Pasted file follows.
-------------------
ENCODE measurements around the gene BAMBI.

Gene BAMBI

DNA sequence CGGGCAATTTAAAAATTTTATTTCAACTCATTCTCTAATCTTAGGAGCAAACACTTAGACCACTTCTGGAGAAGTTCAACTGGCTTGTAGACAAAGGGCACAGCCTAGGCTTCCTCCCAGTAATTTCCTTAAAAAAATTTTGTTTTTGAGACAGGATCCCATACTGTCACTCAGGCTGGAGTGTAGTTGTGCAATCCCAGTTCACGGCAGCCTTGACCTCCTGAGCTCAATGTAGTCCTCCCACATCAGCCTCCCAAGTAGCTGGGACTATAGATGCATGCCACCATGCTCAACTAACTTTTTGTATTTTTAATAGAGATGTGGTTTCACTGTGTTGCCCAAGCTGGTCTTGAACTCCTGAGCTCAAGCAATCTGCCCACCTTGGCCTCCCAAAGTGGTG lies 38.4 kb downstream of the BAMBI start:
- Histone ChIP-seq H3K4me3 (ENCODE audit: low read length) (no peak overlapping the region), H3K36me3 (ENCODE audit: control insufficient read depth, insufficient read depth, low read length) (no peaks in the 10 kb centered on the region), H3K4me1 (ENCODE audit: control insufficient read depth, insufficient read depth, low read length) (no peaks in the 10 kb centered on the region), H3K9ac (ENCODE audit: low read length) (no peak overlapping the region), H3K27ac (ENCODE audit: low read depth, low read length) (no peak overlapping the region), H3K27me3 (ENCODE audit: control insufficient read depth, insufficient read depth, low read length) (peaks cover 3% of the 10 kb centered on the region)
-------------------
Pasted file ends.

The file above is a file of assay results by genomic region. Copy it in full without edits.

ENCODE measurements around the gene BAMBI.

Gene BAMBI

DNA sequence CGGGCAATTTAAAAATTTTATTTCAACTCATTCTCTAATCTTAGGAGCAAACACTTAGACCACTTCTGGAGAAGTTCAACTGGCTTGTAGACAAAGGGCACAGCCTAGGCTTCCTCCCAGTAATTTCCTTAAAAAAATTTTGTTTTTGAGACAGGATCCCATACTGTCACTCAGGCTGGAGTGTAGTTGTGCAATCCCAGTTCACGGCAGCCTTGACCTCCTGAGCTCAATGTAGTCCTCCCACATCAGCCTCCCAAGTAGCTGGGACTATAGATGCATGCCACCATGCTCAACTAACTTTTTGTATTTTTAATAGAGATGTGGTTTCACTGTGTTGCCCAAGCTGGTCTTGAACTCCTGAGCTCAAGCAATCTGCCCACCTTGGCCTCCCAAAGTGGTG lies 38.4 kb downstream of the BAMBI start:
- Histone ChIP-seq H3K4me3 (ENCODE audit: low read length) (no peak overlapping the region), H3K36me3 (ENCODE audit: control insufficient read depth, insufficient read depth, low read length) (no peaks in the 10 kb centered on the region), H3K4me1 (ENCODE audit: control insufficient read depth, insufficient read depth, low read length) (no peaks in the 10 kb centered on the region), H3K9ac (ENCODE audit: low read length) (no peak overlapping the region), H3K27ac (ENCODE audit: low read depth, low read length) (no peak overlapping the region), H3K27me3 (ENCODE audit: control insufficient read depth, insufficient read depth, low read length) (peaks cover 3% of the 10 kb centered on the region)